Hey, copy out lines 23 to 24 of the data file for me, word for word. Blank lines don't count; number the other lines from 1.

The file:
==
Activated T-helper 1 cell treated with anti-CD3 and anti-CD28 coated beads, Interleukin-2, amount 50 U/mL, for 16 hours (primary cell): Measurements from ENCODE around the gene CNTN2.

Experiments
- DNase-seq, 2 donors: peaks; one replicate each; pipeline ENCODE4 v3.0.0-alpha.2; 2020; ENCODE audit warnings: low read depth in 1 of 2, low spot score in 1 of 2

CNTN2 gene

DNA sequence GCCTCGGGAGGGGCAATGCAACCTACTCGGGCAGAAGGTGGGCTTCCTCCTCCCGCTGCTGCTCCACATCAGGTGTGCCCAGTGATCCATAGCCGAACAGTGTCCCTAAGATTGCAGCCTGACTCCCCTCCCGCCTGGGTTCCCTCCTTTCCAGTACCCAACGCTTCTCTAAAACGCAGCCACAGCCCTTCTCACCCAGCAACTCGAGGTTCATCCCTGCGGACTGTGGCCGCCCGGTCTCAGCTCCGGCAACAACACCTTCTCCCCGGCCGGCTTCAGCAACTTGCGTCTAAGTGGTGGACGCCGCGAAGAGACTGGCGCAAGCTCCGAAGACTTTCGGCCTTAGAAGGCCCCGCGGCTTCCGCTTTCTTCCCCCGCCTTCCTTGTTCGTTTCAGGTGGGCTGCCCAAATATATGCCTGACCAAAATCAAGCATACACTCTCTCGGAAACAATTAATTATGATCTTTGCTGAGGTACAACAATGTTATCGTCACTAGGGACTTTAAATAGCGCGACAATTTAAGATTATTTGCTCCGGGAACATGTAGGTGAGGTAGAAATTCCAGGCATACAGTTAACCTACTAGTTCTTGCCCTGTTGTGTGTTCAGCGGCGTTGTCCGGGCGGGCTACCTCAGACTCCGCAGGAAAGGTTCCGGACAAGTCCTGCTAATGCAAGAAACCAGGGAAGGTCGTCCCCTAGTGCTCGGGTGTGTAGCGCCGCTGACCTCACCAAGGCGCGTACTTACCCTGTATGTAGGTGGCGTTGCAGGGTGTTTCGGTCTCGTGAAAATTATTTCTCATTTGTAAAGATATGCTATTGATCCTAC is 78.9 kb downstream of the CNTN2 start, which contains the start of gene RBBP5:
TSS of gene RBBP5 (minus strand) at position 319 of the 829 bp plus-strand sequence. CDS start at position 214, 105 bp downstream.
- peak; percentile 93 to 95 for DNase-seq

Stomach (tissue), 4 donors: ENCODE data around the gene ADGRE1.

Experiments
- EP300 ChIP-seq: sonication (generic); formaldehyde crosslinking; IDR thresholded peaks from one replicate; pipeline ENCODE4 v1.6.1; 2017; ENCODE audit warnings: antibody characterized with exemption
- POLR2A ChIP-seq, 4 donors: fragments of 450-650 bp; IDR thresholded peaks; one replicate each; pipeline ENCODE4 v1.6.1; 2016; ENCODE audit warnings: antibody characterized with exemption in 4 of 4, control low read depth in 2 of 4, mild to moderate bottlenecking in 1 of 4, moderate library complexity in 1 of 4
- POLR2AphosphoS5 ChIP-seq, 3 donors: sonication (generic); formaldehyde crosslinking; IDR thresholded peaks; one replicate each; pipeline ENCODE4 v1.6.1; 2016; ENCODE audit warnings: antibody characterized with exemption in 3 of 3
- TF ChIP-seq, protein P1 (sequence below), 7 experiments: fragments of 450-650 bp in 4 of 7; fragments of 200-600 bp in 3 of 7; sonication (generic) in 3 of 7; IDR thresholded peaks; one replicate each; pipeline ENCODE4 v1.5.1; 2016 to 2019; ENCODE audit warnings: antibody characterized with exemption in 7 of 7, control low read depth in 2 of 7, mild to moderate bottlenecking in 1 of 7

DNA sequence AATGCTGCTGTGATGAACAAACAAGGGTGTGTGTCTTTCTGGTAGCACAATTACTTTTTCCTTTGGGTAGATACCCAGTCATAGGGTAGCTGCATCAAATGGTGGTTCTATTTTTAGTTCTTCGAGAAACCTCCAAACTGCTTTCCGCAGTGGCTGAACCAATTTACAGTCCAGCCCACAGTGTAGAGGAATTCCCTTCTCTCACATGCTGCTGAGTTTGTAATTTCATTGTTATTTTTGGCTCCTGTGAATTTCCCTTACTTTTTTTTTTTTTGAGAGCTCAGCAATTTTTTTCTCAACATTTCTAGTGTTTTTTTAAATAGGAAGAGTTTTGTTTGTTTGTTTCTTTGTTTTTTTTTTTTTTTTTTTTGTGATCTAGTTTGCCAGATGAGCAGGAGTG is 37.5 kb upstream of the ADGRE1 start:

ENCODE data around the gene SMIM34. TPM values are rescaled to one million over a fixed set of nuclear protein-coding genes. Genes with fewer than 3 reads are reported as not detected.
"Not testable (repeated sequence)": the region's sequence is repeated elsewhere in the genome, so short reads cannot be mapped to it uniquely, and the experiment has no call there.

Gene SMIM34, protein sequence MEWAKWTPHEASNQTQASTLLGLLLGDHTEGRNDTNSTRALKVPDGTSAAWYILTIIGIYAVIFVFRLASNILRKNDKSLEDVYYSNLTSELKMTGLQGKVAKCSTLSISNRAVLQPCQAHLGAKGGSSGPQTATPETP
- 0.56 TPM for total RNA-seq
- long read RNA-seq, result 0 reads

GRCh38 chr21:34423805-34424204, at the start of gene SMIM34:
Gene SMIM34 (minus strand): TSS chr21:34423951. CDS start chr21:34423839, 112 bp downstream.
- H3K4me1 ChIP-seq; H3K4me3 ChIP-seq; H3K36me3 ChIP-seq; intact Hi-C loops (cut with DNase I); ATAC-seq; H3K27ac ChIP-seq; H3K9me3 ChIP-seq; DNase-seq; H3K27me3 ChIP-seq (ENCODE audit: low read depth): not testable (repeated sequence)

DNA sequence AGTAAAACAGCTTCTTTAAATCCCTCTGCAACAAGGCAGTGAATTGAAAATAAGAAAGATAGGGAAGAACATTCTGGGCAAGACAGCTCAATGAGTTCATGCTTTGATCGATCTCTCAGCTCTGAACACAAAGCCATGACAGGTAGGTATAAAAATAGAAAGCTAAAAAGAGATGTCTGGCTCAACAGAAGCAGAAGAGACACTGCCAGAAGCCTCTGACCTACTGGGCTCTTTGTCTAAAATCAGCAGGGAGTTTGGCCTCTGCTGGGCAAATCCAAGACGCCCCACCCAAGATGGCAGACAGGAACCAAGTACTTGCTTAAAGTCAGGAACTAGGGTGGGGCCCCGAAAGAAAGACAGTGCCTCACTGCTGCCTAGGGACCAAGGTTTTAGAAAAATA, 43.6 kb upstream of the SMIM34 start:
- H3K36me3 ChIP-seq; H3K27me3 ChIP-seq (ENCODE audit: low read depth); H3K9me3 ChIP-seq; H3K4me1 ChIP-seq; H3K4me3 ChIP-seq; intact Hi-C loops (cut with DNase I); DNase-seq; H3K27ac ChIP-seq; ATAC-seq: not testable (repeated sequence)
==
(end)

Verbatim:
DNA sequence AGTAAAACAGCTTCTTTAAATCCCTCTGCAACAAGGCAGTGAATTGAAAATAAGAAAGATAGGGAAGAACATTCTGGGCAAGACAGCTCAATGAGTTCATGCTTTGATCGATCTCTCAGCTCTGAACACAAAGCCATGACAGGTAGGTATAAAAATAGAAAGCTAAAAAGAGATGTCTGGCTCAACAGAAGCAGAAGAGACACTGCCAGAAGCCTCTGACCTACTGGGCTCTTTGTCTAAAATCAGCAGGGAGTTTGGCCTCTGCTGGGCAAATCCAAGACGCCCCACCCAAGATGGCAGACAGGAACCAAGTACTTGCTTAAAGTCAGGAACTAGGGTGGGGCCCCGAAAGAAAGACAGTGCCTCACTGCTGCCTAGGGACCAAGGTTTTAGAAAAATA, 43.6 kb upstream of the SMIM34 start:
- H3K36me3 ChIP-seq; H3K27me3 ChIP-seq (ENCODE audit: low read depth); H3K9me3 ChIP-seq; H3K4me1 ChIP-seq; H3K4me3 ChIP-seq; intact Hi-C loops (cut with DNase I); DNase-seq; H3K27ac ChIP-seq; ATAC-seq: not testable (repeated sequence)